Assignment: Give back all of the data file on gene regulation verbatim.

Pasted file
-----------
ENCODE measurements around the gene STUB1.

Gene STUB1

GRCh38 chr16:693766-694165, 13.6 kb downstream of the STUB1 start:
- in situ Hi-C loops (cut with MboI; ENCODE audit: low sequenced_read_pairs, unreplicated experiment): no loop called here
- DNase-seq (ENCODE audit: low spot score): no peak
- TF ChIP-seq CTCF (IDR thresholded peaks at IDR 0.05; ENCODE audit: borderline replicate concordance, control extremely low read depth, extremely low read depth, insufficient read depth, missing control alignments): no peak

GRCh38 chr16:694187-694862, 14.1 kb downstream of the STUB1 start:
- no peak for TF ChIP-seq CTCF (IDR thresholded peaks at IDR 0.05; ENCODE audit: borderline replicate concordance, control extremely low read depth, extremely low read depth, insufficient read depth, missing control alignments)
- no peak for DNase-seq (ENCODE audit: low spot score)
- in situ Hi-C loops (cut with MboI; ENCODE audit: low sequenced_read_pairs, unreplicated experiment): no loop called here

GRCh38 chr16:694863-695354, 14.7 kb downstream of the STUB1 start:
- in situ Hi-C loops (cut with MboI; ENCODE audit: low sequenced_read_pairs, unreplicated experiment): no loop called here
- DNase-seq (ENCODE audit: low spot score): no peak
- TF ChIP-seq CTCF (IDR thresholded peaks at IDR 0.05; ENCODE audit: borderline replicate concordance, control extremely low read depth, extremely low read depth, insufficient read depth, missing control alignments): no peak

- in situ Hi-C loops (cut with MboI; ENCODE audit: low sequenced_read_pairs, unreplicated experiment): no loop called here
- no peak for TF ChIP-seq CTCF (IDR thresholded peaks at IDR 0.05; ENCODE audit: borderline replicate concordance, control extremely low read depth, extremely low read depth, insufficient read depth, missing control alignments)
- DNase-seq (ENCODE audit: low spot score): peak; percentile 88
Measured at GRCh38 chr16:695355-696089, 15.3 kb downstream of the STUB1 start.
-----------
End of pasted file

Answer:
ENCODE measurements around the gene STUB1.

Gene STUB1

GRCh38 chr16:693766-694165, 13.6 kb downstream of the STUB1 start:
- in situ Hi-C loops (cut with MboI; ENCODE audit: low sequenced_read_pairs, unreplicated experiment): no loop called here
- DNase-seq (ENCODE audit: low spot score): no peak
- TF ChIP-seq CTCF (IDR thresholded peaks at IDR 0.05; ENCODE audit: borderline replicate concordance, control extremely low read depth, extremely low read depth, insufficient read depth, missing control alignments): no peak

GRCh38 chr16:694187-694862, 14.1 kb downstream of the STUB1 start:
- no peak for TF ChIP-seq CTCF (IDR thresholded peaks at IDR 0.05; ENCODE audit: borderline replicate concordance, control extremely low read depth, extremely low read depth, insufficient read depth, missing control alignments)
- no peak for DNase-seq (ENCODE audit: low spot score)
- in situ Hi-C loops (cut with MboI; ENCODE audit: low sequenced_read_pairs, unreplicated experiment): no loop called here

GRCh38 chr16:694863-695354, 14.7 kb downstream of the STUB1 start:
- in situ Hi-C loops (cut with MboI; ENCODE audit: low sequenced_read_pairs, unreplicated experiment): no loop called here
- DNase-seq (ENCODE audit: low spot score): no peak
- TF ChIP-seq CTCF (IDR thresholded peaks at IDR 0.05; ENCODE audit: borderline replicate concordance, control extremely low read depth, extremely low read depth, insufficient read depth, missing control alignments): no peak

- in situ Hi-C loops (cut with MboI; ENCODE audit: low sequenced_read_pairs, unreplicated experiment): no loop called here
- no peak for TF ChIP-seq CTCF (IDR thresholded peaks at IDR 0.05; ENCODE audit: borderline replicate concordance, control extremely low read depth, extremely low read depth, insufficient read depth, missing control alignments)
- DNase-seq (ENCODE audit: low spot score): peak; percentile 88
Measured at GRCh38 chr16:695355-696089, 15.3 kb downstream of the STUB1 start.